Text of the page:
Thursday, February 25, 2010

The Gefilte Variations, by Jayne Cohen

OK. A little change of pace here. Ever since I read Miriam's Kitchen the inner foodie in me has harbored a deep passion for books that find a way to combine narrative and recipe. The Gefilte Variations, published in 1990, is a gem I came across during one of my obsessive library searches a few years ago. I took a chance on it, despite its boring cover, and boy did I strike gold.

Let me be absolutely clear: I have not tried a single recipe from this book! I'm not even a "recipe girl." My standard kitchen operating procedure is to dump and mix and experiment. But even without trying the recipes, I've found much to savor within this cookbook's pages; For me, it's the prose that's delicious. The author precedes every recipe with at least a paragraph of text, sometime simply discussing different aspects of the recipe, but more often extrapolating and linking the dish and its cuisine to her own family's history. This cookbook, published in black and white, doesn't pack the the visual "bam" of say, the Kosher by Design cookbook series. It has a spare, simple appeal and is sprinkled with a variety of small sepia-tinged photos, some of which evoke a recipe's geographical provenance, while others showcase Jewish memorabilia that add to the book's feeling of nostalgia.

Here's a "taste" of what I mean. This is the first paragraph of an entire page that links the recipe, "Flanken with Tart Greens", to family remembrance: "My grandmother had flanken. I don't mean she consumed prodigious amounts of it, or that she served up her superb version often, though both are true. I refer, instead, to her arms. Her dark olive skin was perfectly smooth and taut across her elegant face. But the soft flesh from her gently sloping shoulders to her wide, tired feet hung in rounded folds like an old shower curtain." See what I mean? Fabulous.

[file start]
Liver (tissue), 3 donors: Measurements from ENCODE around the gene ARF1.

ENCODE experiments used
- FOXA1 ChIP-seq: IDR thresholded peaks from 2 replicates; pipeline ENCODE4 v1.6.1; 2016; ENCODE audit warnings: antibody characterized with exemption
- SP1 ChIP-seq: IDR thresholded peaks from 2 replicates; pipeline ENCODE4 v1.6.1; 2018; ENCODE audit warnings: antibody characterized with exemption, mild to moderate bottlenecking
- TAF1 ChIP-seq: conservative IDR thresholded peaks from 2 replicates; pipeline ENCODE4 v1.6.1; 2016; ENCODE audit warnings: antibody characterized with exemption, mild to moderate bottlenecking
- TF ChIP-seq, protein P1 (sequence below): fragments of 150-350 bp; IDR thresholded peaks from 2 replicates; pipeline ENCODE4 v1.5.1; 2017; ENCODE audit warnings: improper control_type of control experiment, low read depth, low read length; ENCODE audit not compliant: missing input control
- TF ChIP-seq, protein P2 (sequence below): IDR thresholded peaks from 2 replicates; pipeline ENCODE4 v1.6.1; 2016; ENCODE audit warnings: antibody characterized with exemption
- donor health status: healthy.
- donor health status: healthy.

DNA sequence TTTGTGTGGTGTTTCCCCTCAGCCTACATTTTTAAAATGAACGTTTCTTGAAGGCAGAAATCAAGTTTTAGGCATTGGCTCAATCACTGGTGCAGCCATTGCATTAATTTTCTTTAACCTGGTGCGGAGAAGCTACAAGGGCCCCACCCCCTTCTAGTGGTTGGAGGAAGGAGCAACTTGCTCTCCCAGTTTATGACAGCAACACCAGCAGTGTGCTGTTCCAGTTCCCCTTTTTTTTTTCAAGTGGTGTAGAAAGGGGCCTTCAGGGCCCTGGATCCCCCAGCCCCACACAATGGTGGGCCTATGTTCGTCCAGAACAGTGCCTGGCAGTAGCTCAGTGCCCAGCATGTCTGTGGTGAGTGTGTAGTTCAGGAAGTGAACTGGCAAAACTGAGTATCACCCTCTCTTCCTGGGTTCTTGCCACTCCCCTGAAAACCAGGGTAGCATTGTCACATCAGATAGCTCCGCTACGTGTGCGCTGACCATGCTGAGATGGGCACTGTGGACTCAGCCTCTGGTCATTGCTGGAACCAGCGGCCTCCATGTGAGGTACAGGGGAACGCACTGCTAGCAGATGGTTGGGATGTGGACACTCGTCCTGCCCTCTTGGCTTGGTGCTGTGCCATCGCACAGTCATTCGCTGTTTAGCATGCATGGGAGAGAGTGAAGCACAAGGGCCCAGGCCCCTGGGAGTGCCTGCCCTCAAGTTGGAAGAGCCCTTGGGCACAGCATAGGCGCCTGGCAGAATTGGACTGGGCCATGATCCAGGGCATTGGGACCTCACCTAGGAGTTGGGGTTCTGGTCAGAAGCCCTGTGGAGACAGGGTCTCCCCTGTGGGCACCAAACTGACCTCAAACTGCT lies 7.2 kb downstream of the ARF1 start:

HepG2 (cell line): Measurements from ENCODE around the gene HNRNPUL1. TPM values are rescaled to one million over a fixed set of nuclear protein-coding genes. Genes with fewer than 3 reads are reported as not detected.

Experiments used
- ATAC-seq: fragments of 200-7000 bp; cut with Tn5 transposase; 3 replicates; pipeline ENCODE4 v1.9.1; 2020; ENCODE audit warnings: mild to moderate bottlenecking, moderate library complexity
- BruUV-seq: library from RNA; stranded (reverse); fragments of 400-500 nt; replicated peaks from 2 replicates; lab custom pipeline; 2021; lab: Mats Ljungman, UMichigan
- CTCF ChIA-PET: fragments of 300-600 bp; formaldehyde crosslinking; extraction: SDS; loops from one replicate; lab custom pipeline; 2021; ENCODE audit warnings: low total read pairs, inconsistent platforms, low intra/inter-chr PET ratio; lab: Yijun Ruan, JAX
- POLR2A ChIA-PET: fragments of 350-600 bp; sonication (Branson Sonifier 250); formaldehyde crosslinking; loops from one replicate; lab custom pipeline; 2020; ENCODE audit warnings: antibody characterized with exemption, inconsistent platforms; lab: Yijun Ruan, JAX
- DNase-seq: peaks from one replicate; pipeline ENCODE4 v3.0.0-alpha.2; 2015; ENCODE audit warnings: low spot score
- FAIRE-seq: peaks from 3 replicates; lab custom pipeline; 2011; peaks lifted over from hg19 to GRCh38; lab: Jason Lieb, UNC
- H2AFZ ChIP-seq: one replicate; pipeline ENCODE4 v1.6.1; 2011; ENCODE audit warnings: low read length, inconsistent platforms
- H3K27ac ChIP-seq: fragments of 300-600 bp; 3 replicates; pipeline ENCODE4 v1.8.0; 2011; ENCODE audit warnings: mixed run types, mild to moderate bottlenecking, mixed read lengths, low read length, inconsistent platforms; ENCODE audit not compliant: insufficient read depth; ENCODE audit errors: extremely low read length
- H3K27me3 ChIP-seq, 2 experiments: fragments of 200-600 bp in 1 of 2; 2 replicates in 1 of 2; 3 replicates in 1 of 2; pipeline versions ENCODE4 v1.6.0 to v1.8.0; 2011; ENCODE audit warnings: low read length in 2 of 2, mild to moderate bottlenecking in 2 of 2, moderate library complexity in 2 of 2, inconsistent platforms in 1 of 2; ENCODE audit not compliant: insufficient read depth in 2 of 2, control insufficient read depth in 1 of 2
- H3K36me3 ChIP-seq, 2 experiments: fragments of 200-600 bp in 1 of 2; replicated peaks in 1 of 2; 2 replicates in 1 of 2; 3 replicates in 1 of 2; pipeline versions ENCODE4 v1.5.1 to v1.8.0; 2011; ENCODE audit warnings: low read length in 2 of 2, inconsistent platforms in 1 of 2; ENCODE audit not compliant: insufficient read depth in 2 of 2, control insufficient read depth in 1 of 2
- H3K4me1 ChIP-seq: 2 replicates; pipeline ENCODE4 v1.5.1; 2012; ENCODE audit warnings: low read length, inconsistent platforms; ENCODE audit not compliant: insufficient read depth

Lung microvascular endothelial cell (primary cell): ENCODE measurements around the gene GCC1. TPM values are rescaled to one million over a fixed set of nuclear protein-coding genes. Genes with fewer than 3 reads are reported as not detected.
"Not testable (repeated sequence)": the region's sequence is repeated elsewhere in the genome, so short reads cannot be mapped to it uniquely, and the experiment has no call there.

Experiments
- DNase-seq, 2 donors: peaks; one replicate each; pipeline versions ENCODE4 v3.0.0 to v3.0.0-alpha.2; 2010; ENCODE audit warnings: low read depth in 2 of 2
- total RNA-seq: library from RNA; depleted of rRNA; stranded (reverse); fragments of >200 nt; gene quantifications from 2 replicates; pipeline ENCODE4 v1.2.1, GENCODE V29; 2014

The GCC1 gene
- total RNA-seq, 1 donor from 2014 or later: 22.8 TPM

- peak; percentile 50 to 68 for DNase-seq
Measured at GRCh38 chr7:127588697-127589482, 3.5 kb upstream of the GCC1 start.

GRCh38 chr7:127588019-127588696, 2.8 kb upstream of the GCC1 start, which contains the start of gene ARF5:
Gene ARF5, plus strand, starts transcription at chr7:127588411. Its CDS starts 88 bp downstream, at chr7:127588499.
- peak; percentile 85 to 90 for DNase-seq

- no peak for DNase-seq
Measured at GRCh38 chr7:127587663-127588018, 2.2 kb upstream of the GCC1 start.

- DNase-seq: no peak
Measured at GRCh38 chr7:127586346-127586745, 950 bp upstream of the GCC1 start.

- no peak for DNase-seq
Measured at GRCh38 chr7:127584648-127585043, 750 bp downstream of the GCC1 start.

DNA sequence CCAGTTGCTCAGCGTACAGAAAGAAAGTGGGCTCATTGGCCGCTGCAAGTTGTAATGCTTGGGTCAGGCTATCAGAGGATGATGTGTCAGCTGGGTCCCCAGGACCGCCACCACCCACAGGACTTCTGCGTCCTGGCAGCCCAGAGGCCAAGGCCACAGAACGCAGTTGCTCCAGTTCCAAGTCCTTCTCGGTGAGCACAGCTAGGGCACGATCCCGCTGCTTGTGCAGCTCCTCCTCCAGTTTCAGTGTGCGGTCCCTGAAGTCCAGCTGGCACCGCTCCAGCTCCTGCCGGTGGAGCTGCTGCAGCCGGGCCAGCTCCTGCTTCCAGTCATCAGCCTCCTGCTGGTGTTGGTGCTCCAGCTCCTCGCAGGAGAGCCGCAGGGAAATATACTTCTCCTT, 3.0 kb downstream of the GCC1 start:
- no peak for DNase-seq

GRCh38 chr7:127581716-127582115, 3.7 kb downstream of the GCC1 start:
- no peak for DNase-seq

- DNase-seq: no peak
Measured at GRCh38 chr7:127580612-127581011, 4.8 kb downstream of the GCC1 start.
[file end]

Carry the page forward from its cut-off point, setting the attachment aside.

In her introductory notes, the author describes the scope of her kosher cookbook (subjective, not comprehensive) and her take on Jewish food (bubbe cuisine!). Then she divides the book into two parts. The first part is divided into chapters on menu categories that feature Jewish favorites from all parts of the globe: Soups, Meats, Dairy Dishes, etc. The second part has chapters on each of the Jewish holidays. Cohen concludes the book with suggested menus for Shabbos, the holidays, and special brunches.

As I finished writing this and closed up Gefilte Variations, I noticed I held the book close to my chest, like I was embracing a small, precious child. Don't let the blah cover fool you - what's inside is delectable.

By the way, Happy Purim! As a community service, let me pass along the pre-Purim tip of the day: Should you still be baking, Marsh is out of that (disgusting) poppy seed filling that my I-already-eat-like-a-Jewish-grandpa husband loves, but you can still find several cans at Kroger.

Oh. One more thing. I am the only Jew around here who bristles at the displays of Passover food that appear even before the Purim hamantaschen have been baked? Not that I'm ungrateful that we are blessed with such a fine selection of Pesadiche foods, but I find myself sympathizing with the autumn lament of my Christian friends when they witness the Christmas displays set up even before the Thanksgiving turkey has been defrosted!

Next weeks reviews: The Help, Her Fearful Symmetry and much more!

No comments:

Post a Comment